Grassroots Commentary

The Only Legitimate Function

Andy Kerl Jr. · Apr. 18, 2014

Cliven Bundy’s stand against the dictates of the Bureau of Land Management is a study in the principles of federalism upon which this nation was founded, not the federalism of the current administration or for that matter the federalism of the massive bureaucracies created since the Wilson Administration.

Subsidiarity is a defining principle used by the founders in creating the Constitution of the United States of America. The Oxford English Dictionary defines “subsidiarity as the idea that a central authority should have a subsidiary function, performing only those tasks which cannot be performed effectively at a more immediate or local level. In political theory, subsidiarity is sometimes viewed as a principle entailed by the idea of federalism.”

The founders understood the truth that one size fits all government would never work in a United States of America. It could only lead to tyranny and despotism. They understood that a powerful central government would soon lead to despotic rule, so in the Constitution that they wrote, the federal governments powers were defined and limited.

James Madison illustrated this view in Federalist #45 when he wrote:

“The powers delegated by the proposed Constitution to the Federal Government, are few and defined. Those which are to remain in the State Governments are numerous and indefinite. The former will be exercised principally on external objects, as war, peace, negociation [sic], and foreign commerce; with which last the power of taxation will for the most part be connected. The powers reserved to the several States will extend to all the objects, which, in the ordinary course of affairs, concern the lives, liberties and properties of the people; and the internal order, improvement, and prosperity of the State.”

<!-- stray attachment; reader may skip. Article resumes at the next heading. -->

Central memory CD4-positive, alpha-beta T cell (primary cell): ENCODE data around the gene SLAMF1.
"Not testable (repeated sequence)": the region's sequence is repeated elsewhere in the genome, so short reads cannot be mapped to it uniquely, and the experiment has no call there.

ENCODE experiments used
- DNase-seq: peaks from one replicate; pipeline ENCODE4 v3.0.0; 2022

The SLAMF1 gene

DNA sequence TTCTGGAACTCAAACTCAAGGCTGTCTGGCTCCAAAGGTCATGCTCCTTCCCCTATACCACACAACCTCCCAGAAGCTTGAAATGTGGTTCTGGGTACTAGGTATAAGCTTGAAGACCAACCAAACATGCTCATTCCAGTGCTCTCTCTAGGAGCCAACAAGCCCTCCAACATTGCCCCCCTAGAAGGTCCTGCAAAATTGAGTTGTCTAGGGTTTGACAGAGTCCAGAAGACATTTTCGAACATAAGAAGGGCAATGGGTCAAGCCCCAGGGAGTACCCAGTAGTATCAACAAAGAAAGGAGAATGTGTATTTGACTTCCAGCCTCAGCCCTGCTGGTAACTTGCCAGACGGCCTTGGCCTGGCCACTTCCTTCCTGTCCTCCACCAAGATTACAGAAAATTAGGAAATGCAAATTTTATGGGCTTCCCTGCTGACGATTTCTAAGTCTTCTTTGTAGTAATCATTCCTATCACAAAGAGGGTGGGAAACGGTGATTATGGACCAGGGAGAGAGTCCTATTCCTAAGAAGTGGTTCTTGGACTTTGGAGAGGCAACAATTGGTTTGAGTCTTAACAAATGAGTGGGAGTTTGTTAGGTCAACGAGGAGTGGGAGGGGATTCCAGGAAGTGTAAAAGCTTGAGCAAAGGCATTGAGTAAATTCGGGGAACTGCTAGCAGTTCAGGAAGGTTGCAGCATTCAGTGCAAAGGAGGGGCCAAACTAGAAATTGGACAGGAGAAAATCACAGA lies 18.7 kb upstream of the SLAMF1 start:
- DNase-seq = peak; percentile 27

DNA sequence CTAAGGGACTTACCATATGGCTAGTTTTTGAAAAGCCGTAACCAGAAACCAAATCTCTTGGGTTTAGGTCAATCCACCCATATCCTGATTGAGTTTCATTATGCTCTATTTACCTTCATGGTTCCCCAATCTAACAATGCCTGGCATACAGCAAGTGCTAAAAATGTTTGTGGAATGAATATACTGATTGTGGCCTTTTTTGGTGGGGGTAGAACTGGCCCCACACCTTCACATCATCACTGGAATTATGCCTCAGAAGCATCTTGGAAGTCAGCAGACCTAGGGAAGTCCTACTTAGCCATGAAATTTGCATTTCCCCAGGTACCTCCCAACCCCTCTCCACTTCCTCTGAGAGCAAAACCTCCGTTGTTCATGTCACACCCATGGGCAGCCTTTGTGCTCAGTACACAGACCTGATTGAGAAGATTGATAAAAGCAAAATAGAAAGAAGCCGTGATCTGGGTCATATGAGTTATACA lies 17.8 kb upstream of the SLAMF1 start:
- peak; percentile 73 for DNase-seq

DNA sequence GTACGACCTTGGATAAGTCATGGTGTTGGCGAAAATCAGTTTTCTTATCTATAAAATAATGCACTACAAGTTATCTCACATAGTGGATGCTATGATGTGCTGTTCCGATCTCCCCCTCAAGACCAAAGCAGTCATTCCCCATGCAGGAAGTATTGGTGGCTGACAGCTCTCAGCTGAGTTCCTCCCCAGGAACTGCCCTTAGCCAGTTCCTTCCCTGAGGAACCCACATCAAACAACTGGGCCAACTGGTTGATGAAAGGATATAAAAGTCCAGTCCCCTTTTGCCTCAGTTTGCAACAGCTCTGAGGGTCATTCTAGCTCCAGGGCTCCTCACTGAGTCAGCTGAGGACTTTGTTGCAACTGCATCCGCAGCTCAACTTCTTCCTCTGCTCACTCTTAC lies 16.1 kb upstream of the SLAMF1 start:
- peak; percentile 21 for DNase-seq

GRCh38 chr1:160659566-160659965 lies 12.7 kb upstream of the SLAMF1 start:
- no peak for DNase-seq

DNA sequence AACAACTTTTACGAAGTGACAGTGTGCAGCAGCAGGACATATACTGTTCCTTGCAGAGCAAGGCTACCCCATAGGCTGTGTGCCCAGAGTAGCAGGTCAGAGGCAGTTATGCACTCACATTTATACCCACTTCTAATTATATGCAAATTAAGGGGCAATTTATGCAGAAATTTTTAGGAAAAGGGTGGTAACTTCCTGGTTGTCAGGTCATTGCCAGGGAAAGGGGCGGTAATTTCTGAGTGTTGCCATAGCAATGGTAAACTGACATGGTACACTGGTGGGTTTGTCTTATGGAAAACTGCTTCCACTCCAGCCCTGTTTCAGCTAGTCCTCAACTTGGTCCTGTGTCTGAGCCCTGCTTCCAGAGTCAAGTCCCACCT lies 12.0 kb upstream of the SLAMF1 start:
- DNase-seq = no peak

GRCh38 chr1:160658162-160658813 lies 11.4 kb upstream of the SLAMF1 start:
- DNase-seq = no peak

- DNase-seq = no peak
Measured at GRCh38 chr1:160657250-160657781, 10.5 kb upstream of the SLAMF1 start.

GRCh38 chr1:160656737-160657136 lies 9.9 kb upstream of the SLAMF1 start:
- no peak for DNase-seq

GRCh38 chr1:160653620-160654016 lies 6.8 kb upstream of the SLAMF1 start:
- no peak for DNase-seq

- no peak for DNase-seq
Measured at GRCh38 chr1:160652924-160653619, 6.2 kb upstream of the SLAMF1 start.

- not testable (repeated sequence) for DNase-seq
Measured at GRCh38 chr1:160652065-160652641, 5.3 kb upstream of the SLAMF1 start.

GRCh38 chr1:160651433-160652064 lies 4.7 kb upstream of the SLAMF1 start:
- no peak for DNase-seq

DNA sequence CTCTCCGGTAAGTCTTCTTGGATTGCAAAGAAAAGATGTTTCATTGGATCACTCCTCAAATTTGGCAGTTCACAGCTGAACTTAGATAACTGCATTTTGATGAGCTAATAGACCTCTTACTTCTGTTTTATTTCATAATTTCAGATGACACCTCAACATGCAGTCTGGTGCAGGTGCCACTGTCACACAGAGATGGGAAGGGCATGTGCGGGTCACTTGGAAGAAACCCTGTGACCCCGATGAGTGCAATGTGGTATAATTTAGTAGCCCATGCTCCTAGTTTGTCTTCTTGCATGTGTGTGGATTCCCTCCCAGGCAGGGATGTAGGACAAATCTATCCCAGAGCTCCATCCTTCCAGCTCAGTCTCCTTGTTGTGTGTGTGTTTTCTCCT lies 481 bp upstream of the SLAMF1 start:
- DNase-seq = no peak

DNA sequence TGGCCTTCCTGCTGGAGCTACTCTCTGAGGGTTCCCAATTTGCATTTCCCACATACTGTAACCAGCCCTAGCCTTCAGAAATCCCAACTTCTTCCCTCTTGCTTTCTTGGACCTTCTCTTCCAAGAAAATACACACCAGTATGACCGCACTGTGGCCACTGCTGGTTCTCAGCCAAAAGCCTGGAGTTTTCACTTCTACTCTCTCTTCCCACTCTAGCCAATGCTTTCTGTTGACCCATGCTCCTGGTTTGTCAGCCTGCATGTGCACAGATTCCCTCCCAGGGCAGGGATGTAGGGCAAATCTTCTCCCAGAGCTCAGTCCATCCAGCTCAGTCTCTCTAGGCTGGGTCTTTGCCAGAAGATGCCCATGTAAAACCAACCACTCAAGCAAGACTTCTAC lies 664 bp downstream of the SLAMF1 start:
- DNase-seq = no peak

Clearly the founders wanted a small limited central government and stronger local and state governments. Alexis de Tocqueville’s classic study, Democracy in America, may be viewed as an examination of the operation of the principle of subsidiarity in early 19th century America. De Tocqueville noted that the French Revolution began with “a push towards decentralization…in the end, an extension of centralization.” And he wrote that “Decentralization has, not only an administrative value, but also a civic dimension, since it increases the opportunities for citizens to take interest in public affairs; it makes them get accustomed to using freedom. And from the accumulation of these local, active, persnickety freedoms, is born the most efficient counterweight against the claims of the central government, even if it were supported by an impersonal, collective will.”

Perhaps the time has come for another push for decentralization and a return to the founding principle of subsidiarity. Cliven Bundy and his family understand this principle. It is long past time that the rest of the people embrace it.

There can be no one size fits all governance. Every state, county, city, town, and hamlet across this nation have different needs and their citizens have different wants. Forcing all Americans into the one Federal Bureaucratic mold is a violation of nature and the founding principles. The only legitimate function of any central government is to preserve and defend the rights of its citizens.

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